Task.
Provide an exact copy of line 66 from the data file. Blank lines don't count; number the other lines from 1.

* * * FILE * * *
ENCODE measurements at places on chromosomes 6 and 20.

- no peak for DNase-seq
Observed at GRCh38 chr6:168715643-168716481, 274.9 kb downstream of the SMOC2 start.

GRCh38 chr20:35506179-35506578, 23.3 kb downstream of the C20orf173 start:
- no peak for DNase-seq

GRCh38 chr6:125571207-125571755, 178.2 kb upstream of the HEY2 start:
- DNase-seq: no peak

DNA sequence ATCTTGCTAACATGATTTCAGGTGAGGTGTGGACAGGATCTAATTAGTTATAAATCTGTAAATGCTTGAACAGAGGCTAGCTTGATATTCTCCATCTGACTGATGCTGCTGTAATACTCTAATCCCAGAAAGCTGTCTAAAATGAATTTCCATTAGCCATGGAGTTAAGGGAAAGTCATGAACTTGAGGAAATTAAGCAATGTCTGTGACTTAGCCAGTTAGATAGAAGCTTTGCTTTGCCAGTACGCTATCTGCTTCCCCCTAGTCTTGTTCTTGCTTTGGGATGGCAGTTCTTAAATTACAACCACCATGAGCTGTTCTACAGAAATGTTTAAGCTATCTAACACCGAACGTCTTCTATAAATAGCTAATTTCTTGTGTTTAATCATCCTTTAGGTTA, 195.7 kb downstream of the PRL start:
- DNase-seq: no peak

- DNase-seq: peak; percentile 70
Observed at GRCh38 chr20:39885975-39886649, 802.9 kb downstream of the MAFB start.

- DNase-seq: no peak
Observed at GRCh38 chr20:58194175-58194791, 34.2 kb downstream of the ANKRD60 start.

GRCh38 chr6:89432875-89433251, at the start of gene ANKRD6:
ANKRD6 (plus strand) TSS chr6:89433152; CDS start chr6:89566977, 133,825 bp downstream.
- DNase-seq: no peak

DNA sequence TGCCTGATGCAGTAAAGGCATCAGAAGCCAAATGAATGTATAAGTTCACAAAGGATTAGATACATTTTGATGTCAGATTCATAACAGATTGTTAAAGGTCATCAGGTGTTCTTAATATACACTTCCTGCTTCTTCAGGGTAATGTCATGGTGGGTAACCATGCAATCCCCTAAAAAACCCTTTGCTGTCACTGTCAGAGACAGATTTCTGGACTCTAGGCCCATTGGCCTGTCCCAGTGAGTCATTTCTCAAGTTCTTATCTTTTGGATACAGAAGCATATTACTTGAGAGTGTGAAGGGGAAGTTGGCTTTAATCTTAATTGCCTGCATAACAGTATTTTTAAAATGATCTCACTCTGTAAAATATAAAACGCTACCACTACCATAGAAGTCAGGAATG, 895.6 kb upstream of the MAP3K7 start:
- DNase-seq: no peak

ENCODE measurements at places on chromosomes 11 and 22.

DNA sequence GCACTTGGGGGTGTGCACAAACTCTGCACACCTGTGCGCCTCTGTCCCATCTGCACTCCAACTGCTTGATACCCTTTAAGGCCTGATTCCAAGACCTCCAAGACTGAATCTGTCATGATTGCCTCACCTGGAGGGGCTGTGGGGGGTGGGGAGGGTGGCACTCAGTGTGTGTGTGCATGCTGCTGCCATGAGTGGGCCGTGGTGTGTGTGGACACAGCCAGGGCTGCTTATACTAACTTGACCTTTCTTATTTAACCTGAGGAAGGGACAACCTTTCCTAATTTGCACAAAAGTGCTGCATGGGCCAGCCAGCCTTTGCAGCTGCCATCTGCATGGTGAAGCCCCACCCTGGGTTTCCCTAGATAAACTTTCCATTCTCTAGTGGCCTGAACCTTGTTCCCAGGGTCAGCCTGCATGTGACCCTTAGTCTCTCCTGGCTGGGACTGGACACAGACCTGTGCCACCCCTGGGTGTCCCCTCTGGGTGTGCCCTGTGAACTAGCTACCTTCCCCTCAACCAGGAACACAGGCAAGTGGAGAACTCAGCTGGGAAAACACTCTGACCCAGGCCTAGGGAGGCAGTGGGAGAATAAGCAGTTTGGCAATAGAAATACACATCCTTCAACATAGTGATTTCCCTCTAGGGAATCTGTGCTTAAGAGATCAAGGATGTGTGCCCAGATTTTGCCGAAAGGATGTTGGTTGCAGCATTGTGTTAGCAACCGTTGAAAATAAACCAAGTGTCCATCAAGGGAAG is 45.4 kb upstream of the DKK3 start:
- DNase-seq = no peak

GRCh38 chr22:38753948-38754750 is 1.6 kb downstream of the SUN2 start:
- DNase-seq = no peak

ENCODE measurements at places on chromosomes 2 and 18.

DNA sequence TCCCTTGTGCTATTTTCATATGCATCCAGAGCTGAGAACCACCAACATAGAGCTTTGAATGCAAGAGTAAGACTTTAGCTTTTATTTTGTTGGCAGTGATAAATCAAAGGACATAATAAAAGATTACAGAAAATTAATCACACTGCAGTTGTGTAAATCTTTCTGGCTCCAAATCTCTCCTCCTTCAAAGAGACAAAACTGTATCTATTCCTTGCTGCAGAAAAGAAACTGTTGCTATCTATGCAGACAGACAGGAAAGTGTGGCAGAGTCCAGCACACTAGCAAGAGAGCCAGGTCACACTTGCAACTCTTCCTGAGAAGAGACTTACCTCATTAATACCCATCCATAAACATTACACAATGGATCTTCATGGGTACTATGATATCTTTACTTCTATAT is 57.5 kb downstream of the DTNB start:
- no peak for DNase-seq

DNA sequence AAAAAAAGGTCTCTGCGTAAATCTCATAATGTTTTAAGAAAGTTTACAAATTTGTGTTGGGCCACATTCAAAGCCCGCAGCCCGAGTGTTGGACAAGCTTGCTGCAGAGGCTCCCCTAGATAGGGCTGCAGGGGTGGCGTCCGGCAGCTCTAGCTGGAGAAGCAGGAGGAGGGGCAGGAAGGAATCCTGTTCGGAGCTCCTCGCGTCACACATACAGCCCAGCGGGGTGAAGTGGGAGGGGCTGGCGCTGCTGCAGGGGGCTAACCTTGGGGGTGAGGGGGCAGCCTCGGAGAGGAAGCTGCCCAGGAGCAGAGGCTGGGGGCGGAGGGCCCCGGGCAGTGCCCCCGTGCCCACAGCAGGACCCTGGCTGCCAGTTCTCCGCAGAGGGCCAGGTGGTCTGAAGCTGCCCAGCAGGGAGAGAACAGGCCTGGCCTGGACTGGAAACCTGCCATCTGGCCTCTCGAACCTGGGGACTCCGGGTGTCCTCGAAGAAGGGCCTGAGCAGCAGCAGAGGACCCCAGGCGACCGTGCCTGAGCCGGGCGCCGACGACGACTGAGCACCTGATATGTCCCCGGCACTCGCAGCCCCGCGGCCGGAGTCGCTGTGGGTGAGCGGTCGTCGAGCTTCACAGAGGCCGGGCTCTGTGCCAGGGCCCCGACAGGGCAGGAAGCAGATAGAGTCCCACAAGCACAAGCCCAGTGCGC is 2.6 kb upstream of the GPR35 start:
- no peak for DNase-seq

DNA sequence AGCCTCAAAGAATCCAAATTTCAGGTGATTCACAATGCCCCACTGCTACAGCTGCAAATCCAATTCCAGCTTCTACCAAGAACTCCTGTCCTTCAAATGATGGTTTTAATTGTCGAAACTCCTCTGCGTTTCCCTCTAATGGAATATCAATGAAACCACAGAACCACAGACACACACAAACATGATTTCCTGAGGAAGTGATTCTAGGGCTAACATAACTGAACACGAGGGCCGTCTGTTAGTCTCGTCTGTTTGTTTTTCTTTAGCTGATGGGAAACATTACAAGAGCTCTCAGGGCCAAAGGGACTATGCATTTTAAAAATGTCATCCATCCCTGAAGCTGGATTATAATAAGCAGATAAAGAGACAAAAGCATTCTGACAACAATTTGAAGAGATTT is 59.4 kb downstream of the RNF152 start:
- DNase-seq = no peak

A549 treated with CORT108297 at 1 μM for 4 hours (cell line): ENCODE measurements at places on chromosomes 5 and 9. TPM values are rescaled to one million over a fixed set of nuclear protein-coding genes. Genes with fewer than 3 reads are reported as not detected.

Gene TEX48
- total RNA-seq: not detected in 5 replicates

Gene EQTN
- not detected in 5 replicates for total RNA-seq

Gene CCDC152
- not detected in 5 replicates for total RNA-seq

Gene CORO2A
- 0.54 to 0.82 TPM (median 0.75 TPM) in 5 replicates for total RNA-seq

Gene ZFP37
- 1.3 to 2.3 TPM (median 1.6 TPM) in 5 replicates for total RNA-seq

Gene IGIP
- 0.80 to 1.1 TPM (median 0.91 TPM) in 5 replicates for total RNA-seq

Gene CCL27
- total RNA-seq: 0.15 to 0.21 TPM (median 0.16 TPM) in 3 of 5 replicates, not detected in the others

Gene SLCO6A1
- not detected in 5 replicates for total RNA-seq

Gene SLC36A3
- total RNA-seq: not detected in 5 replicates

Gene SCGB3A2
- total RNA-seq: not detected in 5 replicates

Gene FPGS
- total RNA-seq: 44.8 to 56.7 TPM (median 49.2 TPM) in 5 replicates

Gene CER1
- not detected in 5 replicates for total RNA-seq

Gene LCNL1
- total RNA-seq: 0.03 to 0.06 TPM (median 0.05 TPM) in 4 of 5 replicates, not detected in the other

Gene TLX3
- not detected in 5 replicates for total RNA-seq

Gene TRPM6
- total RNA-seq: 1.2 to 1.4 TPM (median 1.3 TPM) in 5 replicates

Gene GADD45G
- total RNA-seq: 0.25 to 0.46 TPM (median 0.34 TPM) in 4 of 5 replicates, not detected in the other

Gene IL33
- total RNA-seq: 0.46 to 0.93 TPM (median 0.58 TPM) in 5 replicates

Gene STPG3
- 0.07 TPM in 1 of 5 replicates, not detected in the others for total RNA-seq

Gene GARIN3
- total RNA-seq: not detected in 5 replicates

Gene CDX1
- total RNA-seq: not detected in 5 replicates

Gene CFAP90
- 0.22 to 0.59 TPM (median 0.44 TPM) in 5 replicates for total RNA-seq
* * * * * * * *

Gene STPG3